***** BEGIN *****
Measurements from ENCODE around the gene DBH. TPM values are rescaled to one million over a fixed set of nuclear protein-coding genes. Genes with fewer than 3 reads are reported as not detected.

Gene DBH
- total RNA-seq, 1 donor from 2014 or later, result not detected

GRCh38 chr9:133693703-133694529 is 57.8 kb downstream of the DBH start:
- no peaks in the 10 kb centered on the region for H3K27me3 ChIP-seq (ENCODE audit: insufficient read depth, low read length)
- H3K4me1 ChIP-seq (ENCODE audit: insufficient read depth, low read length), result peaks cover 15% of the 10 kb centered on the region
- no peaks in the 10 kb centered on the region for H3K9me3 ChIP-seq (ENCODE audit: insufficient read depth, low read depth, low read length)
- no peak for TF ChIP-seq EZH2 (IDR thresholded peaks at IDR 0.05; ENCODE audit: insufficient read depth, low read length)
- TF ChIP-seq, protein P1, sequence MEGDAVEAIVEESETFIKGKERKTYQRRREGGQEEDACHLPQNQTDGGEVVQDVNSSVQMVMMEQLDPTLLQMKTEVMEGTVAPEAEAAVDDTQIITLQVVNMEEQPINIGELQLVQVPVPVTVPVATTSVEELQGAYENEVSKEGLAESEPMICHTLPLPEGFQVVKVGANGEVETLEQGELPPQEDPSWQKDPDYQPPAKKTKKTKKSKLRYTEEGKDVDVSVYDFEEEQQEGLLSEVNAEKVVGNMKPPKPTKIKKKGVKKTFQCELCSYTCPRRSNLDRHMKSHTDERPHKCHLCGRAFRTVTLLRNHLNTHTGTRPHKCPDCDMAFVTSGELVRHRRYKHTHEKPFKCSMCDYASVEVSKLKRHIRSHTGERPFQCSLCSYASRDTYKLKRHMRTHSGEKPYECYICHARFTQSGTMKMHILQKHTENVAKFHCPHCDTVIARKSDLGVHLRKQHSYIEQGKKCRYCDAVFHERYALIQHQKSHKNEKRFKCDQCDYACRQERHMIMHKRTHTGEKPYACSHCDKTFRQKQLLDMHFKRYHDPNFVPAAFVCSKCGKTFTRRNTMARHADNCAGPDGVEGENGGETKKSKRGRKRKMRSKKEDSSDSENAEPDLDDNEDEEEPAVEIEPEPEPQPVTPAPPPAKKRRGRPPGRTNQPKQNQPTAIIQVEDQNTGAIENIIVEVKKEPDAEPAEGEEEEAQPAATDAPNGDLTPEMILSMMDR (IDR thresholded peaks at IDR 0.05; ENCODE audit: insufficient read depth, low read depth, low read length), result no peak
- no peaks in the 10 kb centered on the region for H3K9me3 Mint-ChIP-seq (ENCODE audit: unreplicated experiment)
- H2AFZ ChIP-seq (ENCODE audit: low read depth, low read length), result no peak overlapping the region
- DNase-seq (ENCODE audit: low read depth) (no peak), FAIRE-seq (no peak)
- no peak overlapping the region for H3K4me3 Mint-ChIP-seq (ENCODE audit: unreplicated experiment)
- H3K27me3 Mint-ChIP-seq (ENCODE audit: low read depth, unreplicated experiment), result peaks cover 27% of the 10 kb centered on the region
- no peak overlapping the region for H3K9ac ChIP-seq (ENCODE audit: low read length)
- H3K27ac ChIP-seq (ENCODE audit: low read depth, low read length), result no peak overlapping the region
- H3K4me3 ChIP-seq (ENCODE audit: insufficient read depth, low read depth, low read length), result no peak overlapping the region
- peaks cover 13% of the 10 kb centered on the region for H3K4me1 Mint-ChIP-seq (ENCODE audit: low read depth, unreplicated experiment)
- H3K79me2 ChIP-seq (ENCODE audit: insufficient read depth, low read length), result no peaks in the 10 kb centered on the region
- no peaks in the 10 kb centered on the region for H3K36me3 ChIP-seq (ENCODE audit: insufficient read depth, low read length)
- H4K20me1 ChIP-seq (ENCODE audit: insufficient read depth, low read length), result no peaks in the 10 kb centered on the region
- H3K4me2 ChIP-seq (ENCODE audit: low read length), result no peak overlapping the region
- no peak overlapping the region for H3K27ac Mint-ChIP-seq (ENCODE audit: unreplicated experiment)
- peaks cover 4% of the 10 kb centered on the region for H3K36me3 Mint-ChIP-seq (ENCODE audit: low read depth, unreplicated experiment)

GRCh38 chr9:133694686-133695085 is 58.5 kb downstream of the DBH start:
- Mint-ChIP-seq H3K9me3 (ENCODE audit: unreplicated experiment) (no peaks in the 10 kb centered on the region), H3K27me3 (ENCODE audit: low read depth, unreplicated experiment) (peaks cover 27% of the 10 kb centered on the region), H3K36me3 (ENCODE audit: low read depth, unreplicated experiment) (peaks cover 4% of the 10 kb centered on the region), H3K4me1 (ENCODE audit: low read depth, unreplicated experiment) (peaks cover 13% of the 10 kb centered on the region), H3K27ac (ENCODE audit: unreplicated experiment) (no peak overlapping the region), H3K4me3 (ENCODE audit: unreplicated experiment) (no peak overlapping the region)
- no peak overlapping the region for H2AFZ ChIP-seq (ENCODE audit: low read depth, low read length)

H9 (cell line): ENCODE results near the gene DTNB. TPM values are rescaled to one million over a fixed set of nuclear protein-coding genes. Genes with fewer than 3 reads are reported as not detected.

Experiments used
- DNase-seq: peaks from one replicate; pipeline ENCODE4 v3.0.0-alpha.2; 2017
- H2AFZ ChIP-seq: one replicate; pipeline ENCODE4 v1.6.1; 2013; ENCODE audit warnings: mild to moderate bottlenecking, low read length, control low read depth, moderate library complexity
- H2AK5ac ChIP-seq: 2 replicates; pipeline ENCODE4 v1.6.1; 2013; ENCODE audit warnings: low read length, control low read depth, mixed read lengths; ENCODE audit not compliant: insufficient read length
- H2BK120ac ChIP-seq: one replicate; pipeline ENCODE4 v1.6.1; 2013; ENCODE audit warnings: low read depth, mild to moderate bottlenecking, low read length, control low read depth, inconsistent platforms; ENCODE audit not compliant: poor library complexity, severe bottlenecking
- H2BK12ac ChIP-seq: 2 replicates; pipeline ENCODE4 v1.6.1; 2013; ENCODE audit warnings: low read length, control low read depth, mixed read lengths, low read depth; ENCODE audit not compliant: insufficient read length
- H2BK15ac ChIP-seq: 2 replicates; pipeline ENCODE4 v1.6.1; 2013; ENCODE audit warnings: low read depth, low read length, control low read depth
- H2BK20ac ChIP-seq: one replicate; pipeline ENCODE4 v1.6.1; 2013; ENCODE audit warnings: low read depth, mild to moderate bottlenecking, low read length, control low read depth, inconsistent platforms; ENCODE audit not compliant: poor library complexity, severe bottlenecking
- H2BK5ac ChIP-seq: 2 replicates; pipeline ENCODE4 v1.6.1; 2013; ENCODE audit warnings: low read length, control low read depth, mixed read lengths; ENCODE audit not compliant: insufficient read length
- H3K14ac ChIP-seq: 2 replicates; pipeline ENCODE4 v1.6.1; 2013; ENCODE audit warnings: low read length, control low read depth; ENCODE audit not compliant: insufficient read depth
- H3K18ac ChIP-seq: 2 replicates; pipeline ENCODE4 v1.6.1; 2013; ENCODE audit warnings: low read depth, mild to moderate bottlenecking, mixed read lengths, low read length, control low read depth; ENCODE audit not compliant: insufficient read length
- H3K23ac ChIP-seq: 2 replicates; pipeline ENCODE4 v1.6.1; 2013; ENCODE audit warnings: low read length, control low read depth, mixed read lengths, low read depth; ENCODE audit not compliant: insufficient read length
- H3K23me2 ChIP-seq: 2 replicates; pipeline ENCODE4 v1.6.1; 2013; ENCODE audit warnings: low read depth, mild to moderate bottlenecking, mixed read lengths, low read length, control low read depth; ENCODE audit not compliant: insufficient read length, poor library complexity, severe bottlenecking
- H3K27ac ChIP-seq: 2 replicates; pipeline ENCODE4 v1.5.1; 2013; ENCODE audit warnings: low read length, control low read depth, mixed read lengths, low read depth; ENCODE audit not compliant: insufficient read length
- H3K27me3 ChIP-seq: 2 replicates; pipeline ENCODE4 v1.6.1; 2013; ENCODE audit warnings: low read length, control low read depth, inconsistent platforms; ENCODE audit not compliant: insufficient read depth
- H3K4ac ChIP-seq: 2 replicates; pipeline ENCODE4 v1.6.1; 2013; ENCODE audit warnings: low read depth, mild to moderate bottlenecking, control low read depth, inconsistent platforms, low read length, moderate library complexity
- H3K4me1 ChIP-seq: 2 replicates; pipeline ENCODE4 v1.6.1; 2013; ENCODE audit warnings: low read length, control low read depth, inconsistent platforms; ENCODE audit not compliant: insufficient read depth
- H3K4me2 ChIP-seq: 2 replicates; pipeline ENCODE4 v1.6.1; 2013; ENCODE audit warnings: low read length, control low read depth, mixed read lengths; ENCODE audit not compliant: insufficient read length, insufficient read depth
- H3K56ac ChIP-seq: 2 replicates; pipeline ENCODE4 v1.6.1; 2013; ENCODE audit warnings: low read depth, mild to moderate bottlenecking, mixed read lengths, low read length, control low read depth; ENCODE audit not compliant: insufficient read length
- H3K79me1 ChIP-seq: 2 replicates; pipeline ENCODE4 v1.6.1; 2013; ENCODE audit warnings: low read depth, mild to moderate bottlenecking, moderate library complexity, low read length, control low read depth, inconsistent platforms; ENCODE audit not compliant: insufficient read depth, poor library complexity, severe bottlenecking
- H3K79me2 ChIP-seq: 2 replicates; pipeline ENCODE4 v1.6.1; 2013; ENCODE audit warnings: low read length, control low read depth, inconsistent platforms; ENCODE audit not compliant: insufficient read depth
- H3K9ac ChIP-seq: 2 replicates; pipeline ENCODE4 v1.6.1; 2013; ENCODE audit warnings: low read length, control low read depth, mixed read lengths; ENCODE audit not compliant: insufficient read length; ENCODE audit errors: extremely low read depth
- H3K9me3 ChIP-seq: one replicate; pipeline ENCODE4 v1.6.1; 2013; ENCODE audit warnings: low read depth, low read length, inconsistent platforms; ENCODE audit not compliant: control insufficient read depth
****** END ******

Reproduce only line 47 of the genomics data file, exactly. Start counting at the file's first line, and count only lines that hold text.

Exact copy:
- H3K56ac ChIP-seq: 2 replicates; pipeline ENCODE4 v1.6.1; 2013; ENCODE audit warnings: low read depth, mild to moderate bottlenecking, mixed read lengths, low read length, control low read depth; ENCODE audit not compliant: insufficient read length